It is still unclear how preimplantation embryos establish the totipotent cellular potential to develop a new life. Recent studies suggest DNA methylation reprogramming is essential for the formation of a toti- and pluripotent cell. We are studying epigenetic changes in the oocyte to embryo transition to identify key epigenetic factors and targets, which are impacting cellular potency at this fundamental stage of development.
Since the oocyte provides the vast majority of RNA and proteins vital for the beginning of life, this stage is the starting point for our analysis. We use the mouse as a standard model, which allows conducting functional studies by knockdown, overexpression and conditional/inducible knockout of epigenetic key factors. We combine single embryo/blastomere molecular methods to identify epigenetic marks and targets of epigenetic reprogramming and determine the ground state of totipotent mammalian chromatin in early embryogenesis in vivo.
Human pluripotent stem cells and induced pluripotent stem cells are of greatest interest for regenerative medicine, but so far available cell types have significant limitations. Genetic and epigenetic abnormalities of these cells compared to their in vivo counterpart in the embryo dampened the enthusiasm for the therapeutic use in personalized medicine. Understanding the embryo intrinsic establishment of cellular totipotency and its translation into the generation of totipotent cells presents an alternative solution for this use. Since the discovery of novel epigenome editing tools we are for the first time able to precisely modify epigenomic features and study their impact on cellular potency in vitro.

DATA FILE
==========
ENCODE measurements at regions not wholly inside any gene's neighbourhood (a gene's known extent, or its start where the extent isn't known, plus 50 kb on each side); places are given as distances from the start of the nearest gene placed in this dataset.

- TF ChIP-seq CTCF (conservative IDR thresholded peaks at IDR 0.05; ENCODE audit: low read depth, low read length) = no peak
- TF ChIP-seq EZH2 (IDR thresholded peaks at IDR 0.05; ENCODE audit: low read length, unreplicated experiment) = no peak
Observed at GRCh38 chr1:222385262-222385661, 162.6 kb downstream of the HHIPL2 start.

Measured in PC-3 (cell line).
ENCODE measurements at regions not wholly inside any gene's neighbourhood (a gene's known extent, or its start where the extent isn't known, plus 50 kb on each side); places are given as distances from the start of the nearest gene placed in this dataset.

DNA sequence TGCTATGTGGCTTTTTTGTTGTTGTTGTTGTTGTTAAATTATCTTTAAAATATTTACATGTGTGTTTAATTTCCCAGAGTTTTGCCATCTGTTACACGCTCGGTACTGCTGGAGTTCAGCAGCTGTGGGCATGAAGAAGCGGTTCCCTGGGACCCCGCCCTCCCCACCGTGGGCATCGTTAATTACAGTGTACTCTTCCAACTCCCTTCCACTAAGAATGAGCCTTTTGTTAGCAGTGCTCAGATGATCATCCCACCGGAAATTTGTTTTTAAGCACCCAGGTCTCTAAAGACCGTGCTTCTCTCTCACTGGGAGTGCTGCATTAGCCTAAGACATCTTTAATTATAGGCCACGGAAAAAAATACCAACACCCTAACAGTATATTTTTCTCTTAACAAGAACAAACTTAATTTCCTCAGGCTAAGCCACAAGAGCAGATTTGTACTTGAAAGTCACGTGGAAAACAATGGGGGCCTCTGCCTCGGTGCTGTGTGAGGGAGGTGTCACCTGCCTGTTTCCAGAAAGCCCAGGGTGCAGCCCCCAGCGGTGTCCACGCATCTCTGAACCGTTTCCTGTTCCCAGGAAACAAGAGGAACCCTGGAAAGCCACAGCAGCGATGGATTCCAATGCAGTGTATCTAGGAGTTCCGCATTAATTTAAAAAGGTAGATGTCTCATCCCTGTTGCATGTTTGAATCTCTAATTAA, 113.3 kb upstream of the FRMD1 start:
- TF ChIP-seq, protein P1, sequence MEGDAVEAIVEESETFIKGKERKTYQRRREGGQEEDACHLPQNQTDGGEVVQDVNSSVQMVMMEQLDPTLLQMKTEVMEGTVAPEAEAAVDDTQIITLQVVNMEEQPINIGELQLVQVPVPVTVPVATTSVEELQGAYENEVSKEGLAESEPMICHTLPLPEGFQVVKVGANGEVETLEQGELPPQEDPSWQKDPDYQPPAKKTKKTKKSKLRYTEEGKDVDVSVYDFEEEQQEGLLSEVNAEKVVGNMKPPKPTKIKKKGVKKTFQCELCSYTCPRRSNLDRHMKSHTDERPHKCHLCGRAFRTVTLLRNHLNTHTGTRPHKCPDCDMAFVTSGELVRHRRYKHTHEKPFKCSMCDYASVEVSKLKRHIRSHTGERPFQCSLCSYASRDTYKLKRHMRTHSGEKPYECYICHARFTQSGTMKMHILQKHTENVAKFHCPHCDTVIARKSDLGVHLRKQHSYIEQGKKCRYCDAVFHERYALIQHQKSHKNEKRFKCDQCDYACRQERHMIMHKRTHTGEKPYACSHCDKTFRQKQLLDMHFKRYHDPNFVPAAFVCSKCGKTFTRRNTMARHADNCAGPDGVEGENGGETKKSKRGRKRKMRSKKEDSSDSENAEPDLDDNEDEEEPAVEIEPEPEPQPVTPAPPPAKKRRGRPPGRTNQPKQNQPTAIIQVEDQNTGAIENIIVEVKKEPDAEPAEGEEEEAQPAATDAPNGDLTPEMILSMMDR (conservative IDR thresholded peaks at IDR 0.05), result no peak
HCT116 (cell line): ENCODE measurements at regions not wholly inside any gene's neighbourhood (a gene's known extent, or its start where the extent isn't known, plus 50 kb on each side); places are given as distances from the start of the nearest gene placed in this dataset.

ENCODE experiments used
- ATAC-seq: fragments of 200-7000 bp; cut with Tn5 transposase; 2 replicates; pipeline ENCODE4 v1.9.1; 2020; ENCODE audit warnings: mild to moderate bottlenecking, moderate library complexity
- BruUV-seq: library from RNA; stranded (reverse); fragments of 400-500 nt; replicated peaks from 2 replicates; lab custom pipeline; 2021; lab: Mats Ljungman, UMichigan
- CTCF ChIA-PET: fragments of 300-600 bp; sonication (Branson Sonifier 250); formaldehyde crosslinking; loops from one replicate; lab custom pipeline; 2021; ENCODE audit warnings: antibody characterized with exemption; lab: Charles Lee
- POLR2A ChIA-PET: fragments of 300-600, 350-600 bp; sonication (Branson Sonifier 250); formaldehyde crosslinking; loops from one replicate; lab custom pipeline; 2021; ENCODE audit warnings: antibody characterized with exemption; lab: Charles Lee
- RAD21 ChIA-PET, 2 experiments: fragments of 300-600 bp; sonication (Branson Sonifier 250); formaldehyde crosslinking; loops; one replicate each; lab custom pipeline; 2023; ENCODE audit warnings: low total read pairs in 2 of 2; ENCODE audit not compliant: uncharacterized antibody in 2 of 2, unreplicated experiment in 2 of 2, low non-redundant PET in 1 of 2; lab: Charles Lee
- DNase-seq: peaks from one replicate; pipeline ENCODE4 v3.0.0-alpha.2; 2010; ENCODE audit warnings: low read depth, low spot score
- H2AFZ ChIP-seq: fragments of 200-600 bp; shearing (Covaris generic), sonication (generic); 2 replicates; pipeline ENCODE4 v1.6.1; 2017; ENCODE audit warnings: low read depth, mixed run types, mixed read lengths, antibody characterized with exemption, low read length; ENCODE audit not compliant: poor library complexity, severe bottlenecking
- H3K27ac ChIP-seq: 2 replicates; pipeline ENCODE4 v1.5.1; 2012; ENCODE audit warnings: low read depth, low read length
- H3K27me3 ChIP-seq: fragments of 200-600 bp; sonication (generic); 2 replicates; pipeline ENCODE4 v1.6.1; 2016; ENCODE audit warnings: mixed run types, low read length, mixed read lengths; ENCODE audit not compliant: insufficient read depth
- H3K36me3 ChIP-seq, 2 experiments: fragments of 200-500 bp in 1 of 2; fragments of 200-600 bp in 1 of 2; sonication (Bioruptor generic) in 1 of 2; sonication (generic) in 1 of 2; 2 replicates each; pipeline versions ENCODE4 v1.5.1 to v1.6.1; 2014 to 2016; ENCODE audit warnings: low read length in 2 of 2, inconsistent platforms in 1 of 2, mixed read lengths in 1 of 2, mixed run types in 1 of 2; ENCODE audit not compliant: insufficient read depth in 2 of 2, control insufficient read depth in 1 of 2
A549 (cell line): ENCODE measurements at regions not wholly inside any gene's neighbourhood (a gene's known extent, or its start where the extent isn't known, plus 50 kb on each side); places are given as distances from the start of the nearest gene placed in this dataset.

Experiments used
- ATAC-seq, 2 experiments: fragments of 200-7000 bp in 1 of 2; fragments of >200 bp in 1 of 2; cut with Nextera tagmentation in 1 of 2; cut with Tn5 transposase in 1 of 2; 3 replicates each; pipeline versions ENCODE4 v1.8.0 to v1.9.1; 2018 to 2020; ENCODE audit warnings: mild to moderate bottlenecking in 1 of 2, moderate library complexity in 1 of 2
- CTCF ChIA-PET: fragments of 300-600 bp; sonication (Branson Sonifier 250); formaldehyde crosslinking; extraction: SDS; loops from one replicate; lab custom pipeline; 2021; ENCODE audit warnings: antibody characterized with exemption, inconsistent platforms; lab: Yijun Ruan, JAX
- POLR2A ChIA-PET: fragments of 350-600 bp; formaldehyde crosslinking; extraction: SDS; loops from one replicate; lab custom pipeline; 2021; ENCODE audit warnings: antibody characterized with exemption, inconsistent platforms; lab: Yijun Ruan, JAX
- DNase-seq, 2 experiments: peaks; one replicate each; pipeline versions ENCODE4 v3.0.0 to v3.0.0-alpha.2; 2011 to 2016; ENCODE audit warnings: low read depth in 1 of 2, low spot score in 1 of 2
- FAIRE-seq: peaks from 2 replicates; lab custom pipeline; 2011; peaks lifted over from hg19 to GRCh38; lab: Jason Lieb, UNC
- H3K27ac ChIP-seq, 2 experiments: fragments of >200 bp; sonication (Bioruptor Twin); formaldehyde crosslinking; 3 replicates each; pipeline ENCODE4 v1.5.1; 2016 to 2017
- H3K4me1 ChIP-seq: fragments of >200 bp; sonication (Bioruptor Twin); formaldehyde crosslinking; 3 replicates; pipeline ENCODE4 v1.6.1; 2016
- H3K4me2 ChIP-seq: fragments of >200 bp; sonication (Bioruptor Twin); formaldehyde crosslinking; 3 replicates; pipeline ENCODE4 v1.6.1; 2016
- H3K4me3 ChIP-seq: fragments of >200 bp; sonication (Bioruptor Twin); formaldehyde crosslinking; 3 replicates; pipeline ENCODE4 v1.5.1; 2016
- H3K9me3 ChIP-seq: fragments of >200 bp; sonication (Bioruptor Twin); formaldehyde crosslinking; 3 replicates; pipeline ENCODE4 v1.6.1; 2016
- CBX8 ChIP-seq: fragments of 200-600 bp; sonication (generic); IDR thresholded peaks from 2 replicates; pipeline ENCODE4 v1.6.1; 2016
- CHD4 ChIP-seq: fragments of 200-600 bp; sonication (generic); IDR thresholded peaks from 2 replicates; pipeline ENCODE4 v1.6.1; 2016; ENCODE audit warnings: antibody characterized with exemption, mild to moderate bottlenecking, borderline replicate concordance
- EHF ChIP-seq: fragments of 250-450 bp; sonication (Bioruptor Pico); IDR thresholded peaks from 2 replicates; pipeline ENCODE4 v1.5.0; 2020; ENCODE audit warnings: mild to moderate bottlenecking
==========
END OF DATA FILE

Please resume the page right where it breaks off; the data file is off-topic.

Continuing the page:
Epigenetic reprogramming during germ cell and early preimplantation development is characterized by global DNA methylation changes. Abnormal DNA methylation reprogramming during this sensitive period will not only affect the development of the affected growing germ cell and derived embryo, but also manifest in the transgenerational inheritance of the affected epigenome in subsequent generations. Environment and nutrition have been shown to affect epigenetic information. These observations are highlighting the significance of metabolic regulation of DNA methylation reprogramming for cell fate changes and disease development. We study the influence of metabolic changes on epigenetic reprogramming during early embryogenesis and the establishment of cellular potency, which will be beneficial for human reproductive medicine and the prevention of common human metabolic diseases like obesity or diabetes.